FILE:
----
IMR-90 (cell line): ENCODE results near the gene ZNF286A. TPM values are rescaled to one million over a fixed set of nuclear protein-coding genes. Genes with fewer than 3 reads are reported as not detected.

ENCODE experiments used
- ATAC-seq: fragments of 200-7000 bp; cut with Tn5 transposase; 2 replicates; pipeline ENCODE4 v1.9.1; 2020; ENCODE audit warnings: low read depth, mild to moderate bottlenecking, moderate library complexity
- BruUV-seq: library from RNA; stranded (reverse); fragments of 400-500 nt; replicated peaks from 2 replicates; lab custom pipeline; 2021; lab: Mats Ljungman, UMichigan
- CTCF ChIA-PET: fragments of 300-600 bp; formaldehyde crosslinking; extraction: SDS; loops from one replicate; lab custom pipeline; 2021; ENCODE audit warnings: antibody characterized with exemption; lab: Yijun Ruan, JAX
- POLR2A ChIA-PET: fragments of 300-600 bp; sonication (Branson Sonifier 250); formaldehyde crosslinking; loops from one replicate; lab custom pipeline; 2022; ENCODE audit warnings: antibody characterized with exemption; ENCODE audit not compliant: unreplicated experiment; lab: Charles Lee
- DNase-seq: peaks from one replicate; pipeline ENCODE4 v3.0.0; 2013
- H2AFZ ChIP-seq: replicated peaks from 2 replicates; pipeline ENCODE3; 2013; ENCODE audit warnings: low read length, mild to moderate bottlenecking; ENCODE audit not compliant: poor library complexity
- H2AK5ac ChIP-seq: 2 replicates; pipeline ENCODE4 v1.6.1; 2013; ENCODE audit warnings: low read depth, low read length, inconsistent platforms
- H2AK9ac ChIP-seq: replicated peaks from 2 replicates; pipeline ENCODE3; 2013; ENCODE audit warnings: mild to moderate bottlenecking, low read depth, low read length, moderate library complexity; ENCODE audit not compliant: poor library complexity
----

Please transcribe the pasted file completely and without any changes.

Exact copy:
IMR-90 (cell line): ENCODE results near the gene ZNF286A. TPM values are rescaled to one million over a fixed set of nuclear protein-coding genes. Genes with fewer than 3 reads are reported as not detected.

ENCODE experiments used
- ATAC-seq: fragments of 200-7000 bp; cut with Tn5 transposase; 2 replicates; pipeline ENCODE4 v1.9.1; 2020; ENCODE audit warnings: low read depth, mild to moderate bottlenecking, moderate library complexity
- BruUV-seq: library from RNA; stranded (reverse); fragments of 400-500 nt; replicated peaks from 2 replicates; lab custom pipeline; 2021; lab: Mats Ljungman, UMichigan
- CTCF ChIA-PET: fragments of 300-600 bp; formaldehyde crosslinking; extraction: SDS; loops from one replicate; lab custom pipeline; 2021; ENCODE audit warnings: antibody characterized with exemption; lab: Yijun Ruan, JAX
- POLR2A ChIA-PET: fragments of 300-600 bp; sonication (Branson Sonifier 250); formaldehyde crosslinking; loops from one replicate; lab custom pipeline; 2022; ENCODE audit warnings: antibody characterized with exemption; ENCODE audit not compliant: unreplicated experiment; lab: Charles Lee
- DNase-seq: peaks from one replicate; pipeline ENCODE4 v3.0.0; 2013
- H2AFZ ChIP-seq: replicated peaks from 2 replicates; pipeline ENCODE3; 2013; ENCODE audit warnings: low read length, mild to moderate bottlenecking; ENCODE audit not compliant: poor library complexity
- H2AK5ac ChIP-seq: 2 replicates; pipeline ENCODE4 v1.6.1; 2013; ENCODE audit warnings: low read depth, low read length, inconsistent platforms
- H2AK9ac ChIP-seq: replicated peaks from 2 replicates; pipeline ENCODE3; 2013; ENCODE audit warnings: mild to moderate bottlenecking, low read depth, low read length, moderate library complexity; ENCODE audit not compliant: poor library complexity